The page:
Letters from Rio de Janeiro and Basel
by Laura Ferreira and Joachim Küchenhoff
Rio de Janeiro, Brazil
Thanks for this space! I hope you’re doing well with all the restrictions. I have two thoughts: First, we are dealing with the fear of death, this fear of annihilation, which is experienced differently for each of us and must be especially mobilizing for those who are in the high-risk group. Generally, for the older generation, technology is also part of the unknown. The isolation, the separation, brings this annihilation feeling. On the other hand, or on another level, we’re living an experience which touches all of humanity at the same time. This proximity may bring some hope. I think it is important to verbalize it somehow, within the language of each analytic couple, and receive/hold/welcome (I don’t have the word in English) those feelings to build or rebuild the bond in another register (which will bring in previous connections, of course). I have been thinking we have to work on this linkage.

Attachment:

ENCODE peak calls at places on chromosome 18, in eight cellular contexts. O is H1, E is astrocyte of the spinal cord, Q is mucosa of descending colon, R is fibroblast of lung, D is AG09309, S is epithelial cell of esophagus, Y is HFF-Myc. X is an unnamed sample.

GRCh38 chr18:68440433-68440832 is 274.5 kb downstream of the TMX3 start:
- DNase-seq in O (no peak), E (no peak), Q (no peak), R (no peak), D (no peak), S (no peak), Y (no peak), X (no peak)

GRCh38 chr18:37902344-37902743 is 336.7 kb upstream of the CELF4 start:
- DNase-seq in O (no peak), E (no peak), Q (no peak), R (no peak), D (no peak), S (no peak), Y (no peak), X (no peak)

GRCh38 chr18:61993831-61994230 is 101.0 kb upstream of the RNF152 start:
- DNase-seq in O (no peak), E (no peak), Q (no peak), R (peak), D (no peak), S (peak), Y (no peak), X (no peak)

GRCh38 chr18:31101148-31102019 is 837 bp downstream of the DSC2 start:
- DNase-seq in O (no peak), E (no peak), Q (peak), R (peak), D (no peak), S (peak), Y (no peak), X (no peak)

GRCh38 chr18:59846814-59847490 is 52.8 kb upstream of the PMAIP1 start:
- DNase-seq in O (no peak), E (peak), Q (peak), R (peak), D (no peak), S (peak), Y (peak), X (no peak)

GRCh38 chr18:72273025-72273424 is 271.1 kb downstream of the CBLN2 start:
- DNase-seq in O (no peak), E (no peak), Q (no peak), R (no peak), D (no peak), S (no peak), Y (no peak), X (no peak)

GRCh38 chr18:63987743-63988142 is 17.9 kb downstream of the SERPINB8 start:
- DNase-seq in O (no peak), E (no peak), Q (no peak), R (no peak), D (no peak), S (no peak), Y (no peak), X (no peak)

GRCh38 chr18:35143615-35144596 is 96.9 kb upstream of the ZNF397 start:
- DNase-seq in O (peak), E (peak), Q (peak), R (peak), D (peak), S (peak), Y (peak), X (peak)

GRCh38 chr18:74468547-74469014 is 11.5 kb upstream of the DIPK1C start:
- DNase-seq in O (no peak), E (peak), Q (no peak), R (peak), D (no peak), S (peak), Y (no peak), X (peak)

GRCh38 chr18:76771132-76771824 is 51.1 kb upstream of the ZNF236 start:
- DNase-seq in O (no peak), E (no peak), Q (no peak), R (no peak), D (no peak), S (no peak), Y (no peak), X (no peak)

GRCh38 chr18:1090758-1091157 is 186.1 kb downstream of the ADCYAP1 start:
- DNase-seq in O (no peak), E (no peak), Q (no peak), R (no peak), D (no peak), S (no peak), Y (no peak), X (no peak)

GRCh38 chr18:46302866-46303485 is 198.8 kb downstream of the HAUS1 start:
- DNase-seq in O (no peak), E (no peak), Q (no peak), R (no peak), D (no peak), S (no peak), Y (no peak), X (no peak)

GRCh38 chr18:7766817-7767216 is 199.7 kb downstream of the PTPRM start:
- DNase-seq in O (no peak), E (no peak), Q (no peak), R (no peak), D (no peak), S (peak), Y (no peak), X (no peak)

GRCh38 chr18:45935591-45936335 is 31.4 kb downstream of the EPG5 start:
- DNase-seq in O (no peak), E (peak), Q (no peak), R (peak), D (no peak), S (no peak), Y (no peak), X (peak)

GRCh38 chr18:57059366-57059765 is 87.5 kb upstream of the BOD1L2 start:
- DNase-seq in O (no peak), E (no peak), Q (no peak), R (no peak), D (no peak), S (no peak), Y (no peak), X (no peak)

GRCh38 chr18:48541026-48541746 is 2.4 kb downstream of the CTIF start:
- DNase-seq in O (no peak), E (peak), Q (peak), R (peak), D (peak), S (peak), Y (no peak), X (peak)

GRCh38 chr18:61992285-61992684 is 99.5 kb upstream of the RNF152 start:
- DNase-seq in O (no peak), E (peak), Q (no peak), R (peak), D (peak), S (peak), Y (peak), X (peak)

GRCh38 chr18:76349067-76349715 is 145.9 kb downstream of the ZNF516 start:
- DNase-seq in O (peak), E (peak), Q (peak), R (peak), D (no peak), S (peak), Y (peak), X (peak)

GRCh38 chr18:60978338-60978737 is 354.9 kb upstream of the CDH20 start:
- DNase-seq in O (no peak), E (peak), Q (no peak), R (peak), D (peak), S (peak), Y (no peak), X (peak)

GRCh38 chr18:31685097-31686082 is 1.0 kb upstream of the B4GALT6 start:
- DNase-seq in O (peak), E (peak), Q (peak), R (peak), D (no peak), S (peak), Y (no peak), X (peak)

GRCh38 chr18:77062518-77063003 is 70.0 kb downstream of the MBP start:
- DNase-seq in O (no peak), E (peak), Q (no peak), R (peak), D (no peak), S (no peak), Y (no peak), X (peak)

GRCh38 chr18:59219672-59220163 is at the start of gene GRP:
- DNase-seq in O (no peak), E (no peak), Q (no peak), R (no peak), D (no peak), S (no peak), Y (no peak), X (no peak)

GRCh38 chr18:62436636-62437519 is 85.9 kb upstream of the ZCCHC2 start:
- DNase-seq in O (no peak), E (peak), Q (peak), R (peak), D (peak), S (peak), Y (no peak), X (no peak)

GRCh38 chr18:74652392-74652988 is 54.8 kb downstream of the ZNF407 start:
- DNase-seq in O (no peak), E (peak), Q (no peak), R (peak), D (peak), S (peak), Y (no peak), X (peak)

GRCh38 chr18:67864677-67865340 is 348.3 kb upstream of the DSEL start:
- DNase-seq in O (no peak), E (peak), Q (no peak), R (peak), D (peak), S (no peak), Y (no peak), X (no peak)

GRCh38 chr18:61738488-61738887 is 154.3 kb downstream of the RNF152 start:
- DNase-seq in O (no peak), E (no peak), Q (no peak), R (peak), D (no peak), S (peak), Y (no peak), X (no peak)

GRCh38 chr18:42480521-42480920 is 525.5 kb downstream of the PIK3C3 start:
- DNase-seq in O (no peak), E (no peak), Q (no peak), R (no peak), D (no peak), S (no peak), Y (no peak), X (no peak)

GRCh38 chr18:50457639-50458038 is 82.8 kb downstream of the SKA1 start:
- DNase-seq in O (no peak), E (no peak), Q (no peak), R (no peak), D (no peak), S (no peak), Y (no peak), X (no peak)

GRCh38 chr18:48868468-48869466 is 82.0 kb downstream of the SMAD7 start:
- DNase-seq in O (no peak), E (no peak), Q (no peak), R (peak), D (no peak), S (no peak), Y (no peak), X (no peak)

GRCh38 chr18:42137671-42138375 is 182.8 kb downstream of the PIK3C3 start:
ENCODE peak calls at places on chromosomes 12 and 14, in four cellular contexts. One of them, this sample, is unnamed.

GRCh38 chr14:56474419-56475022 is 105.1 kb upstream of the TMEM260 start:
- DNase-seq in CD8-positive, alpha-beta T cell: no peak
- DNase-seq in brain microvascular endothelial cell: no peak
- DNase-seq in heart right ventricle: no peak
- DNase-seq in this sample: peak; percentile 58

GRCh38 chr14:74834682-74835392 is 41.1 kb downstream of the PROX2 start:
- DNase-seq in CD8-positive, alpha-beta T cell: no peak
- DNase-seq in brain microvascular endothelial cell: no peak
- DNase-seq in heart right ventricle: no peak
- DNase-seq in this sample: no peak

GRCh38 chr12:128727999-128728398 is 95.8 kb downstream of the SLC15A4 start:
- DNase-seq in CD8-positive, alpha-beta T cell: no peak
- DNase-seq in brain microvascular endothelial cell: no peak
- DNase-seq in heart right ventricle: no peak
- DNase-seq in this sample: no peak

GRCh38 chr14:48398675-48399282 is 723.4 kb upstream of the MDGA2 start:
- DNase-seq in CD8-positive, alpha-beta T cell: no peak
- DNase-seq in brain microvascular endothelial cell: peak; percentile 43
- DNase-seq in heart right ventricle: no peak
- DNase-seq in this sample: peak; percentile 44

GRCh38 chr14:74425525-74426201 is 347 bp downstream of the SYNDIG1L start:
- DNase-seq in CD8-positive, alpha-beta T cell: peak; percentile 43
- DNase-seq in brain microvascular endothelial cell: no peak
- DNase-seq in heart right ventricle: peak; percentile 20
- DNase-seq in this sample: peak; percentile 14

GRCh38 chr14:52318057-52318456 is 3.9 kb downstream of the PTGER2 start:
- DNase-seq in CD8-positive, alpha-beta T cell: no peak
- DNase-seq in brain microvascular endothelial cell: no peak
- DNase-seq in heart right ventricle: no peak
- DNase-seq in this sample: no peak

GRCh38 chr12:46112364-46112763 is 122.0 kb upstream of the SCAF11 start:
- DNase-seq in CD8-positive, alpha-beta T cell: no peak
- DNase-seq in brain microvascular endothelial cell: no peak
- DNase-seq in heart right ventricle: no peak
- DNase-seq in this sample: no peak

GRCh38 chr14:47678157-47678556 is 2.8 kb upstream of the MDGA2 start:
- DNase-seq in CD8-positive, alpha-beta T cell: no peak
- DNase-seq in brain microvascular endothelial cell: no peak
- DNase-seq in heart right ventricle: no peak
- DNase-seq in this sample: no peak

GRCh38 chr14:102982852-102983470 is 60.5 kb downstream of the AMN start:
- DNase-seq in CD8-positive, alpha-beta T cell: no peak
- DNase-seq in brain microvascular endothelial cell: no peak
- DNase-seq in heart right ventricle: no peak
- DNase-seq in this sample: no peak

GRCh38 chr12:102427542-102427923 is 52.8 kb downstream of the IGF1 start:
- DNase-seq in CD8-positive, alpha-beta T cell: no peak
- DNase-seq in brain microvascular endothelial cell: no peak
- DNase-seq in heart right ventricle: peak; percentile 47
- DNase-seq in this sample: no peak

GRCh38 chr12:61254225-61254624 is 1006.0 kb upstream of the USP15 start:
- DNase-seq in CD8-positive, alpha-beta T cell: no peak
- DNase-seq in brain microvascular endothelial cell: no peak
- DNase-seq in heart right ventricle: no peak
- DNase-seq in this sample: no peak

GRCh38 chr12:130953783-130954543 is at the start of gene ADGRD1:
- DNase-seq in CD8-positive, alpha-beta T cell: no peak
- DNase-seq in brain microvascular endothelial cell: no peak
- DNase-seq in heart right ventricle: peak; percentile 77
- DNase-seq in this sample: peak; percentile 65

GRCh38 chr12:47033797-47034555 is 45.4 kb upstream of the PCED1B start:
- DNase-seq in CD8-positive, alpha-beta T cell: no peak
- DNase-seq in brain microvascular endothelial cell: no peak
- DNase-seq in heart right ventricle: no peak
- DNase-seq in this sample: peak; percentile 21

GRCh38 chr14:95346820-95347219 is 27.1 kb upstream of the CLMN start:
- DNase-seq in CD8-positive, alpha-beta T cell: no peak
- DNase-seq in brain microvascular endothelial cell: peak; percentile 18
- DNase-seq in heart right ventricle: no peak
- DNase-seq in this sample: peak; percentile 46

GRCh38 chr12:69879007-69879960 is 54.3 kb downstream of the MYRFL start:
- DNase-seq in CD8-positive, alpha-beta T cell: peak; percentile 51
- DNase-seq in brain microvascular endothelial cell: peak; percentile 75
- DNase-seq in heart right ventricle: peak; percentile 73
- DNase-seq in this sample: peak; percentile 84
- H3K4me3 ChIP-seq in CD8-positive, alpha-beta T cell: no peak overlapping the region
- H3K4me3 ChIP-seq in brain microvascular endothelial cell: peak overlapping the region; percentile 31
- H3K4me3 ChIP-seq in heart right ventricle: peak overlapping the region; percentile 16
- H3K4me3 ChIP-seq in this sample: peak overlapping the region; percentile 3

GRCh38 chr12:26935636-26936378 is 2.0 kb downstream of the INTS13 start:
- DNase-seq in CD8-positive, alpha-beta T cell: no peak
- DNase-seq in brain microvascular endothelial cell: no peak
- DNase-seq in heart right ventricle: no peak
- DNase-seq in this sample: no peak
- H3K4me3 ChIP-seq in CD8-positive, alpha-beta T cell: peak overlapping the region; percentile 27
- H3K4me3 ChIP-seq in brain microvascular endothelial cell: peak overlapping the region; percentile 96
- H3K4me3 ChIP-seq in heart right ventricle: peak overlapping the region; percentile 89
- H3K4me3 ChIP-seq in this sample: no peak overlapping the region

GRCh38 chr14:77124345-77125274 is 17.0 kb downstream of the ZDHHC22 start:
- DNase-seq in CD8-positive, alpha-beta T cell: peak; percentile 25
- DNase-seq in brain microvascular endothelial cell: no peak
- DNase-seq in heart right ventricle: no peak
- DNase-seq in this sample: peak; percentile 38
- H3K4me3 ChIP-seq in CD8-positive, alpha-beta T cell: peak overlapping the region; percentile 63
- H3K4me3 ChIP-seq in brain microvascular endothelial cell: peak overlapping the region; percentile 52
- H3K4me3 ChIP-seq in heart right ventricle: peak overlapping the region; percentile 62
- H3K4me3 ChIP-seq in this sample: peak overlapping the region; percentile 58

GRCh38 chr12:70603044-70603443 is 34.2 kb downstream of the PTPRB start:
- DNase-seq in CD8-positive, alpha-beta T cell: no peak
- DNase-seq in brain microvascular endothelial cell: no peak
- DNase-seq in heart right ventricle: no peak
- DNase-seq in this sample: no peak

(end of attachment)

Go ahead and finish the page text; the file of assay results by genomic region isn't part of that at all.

Best wishes for you all. Let’s stay connected,
Thanks for your contribution! You are right: the crisis touches us all, so we realize that we—the analysand and me—are “sitting in the same boat,” as a German saying goes. This fact engenders solidarity, and the shared helplessness provides, in my feeling, an altered common ground.
I try to understand the change in countertransference feelings and my interpretations.
I still work in my office with some patients; this is still possible in Switzerland, although the number of cases is high here. I was asked by some patients to keep the setting unchanged. What does that do to my countertransference? Intertwined with the feelings of solidarity and a heightened empathy mentioned above, there sometimes creeps in an idea whether the patient is a danger to me physically.
We can only register these ambivalent factors shaping the countertransference in an unusual way.
Laura Ribeiro Ferreira, PhD, is a specialist in psychoanalysis from the Institute of Psychiatry from the Federal University of Rio de Janeiro (UFRJ), holds a master’s degree in public health by ENSP/Fiocruz, and is a candidate of the Psychoanalytic Society of Rio de Janeiro, Brazil.
Joachim Kuchenhoff is a member of the IPA and of the Swiss and German psychoanalytic societies. He is editor-in-chief of the Swiss Archives of Neurology, Psychiatry and Psychotherapy and president of the supervisory board and visiting professor at International Psychoanalytic University, Berlin.
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